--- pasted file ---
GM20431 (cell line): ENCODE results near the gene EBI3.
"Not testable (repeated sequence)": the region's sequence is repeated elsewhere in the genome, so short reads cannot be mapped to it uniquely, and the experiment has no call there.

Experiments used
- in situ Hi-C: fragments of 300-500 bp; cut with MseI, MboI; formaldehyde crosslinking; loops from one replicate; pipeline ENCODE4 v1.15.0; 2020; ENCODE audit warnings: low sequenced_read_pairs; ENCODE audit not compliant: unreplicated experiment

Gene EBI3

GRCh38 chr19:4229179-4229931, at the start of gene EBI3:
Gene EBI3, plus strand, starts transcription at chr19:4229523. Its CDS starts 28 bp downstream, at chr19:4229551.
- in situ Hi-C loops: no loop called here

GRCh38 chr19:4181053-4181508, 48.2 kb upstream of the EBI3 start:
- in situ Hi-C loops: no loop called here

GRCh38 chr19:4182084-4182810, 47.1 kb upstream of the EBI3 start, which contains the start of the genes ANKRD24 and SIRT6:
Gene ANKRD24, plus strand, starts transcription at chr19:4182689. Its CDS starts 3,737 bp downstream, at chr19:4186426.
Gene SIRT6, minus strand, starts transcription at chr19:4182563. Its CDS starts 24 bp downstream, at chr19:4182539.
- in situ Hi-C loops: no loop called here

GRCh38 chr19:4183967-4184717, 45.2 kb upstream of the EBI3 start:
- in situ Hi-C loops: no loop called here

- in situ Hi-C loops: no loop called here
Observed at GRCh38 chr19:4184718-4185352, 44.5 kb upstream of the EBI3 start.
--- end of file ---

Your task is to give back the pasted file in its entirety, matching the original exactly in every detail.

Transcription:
GM20431 (cell line): ENCODE results near the gene EBI3.
"Not testable (repeated sequence)": the region's sequence is repeated elsewhere in the genome, so short reads cannot be mapped to it uniquely, and the experiment has no call there.

Experiments used
- in situ Hi-C: fragments of 300-500 bp; cut with MseI, MboI; formaldehyde crosslinking; loops from one replicate; pipeline ENCODE4 v1.15.0; 2020; ENCODE audit warnings: low sequenced_read_pairs; ENCODE audit not compliant: unreplicated experiment

Gene EBI3

GRCh38 chr19:4229179-4229931, at the start of gene EBI3:
Gene EBI3, plus strand, starts transcription at chr19:4229523. Its CDS starts 28 bp downstream, at chr19:4229551.
- in situ Hi-C loops: no loop called here

GRCh38 chr19:4181053-4181508, 48.2 kb upstream of the EBI3 start:
- in situ Hi-C loops: no loop called here

GRCh38 chr19:4182084-4182810, 47.1 kb upstream of the EBI3 start, which contains the start of the genes ANKRD24 and SIRT6:
Gene ANKRD24, plus strand, starts transcription at chr19:4182689. Its CDS starts 3,737 bp downstream, at chr19:4186426.
Gene SIRT6, minus strand, starts transcription at chr19:4182563. Its CDS starts 24 bp downstream, at chr19:4182539.
- in situ Hi-C loops: no loop called here

GRCh38 chr19:4183967-4184717, 45.2 kb upstream of the EBI3 start:
- in situ Hi-C loops: no loop called here

- in situ Hi-C loops: no loop called here
Observed at GRCh38 chr19:4184718-4185352, 44.5 kb upstream of the EBI3 start.